Vodafone will continue to use Huawei’s radio access equipment in its mobile telecommunication networks in the UK and Europe

Vodafone and Huawei have hit back over news reports claiming that Vodafone had uncovered evidence of sub-par security in Huawei’s network architecture, calling them misleading and false.

Earlier this week, a Bloomberg report claimed that Vodafone had found evidence that Huawei left back doors in its telecoms equipment that undermined the security of its networks – potentially providing a route for Chinese government to commit acts of espionage. The article claimed that Vodafone made the discovery as early as 2011.

However, Europe’s biggest telco was quick to refute the articles allegations, saying that Bloomberg had drawn misleading conclusions in its reporting. In a statement to the press, Vodafone clarified its findings and defended the Chinese vendor.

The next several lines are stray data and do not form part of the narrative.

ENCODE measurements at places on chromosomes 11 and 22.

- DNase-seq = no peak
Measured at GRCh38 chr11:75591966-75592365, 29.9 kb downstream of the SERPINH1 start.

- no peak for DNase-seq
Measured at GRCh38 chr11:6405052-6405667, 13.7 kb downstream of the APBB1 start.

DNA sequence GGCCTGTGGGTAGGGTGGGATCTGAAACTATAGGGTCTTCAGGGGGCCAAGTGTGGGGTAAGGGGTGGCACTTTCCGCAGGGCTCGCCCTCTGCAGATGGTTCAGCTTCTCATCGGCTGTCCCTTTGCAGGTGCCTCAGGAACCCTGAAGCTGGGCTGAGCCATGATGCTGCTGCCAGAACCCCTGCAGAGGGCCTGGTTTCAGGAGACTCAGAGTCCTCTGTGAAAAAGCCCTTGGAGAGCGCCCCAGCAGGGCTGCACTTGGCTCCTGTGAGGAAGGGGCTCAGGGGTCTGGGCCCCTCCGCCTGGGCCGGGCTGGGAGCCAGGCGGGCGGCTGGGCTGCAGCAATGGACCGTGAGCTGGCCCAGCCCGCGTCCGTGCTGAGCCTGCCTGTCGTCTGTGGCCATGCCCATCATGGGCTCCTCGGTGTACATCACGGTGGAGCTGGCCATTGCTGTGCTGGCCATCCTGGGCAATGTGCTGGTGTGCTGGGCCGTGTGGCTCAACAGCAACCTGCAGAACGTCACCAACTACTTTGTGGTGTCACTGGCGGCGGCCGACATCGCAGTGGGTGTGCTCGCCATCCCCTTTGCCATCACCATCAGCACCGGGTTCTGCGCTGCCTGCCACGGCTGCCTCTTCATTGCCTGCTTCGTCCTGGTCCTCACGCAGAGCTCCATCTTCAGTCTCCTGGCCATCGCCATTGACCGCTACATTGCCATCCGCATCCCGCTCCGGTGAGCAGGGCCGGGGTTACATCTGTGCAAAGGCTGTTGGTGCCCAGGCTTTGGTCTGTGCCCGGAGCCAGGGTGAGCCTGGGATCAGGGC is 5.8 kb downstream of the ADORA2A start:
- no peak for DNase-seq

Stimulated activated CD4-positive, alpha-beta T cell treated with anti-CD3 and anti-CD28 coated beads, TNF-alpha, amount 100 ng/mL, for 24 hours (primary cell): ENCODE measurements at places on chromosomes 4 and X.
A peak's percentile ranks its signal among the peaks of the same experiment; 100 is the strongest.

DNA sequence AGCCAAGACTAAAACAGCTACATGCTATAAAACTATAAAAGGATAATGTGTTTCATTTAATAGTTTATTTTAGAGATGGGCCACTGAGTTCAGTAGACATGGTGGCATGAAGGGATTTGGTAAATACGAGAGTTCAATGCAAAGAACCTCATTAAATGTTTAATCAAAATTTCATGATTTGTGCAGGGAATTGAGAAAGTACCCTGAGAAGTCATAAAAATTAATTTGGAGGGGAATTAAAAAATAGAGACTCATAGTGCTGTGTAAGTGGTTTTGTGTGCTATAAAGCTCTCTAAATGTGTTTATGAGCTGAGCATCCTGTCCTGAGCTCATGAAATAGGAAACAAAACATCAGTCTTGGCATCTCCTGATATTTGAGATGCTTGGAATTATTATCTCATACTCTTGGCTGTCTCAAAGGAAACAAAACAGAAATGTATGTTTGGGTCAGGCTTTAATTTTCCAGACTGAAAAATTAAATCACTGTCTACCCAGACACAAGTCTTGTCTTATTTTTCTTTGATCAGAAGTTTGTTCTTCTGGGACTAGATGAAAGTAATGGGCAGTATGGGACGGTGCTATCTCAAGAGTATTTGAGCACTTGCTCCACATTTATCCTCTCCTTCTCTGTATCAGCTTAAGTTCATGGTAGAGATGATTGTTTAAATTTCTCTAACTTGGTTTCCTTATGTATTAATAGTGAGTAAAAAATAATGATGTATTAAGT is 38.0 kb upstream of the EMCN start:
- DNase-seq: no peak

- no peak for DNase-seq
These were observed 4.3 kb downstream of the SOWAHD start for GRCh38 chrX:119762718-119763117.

"The backdoor that Bloomberg refers to is Telnet, which is a protocol that is commonly used by many vendors in the industry for performing diagnostic functions. It would not have been accessible from the internet,” it said.

“Bloomberg is incorrect in saying that this ‘could have given Huawei unauthorised access to the carrier’s fixed-line network in Italy’. In addition, we have no evidence of any unauthorised access. This was nothing more than a failure to remove a diagnostic function after development,” the statement read.

Huawei remains one of the industry’s biggest players in the 5G space – having signed over 40 commercial deployment contracts and shipped 70,000 base stations to network operators across the globe.

Also in the news

Lord Sugar calls BS on America’s Huawei witch-hunt

Huawei: The UK should work with its EU neighbours to codify 5G standards

Huawei surges ahead with 5G rollout plans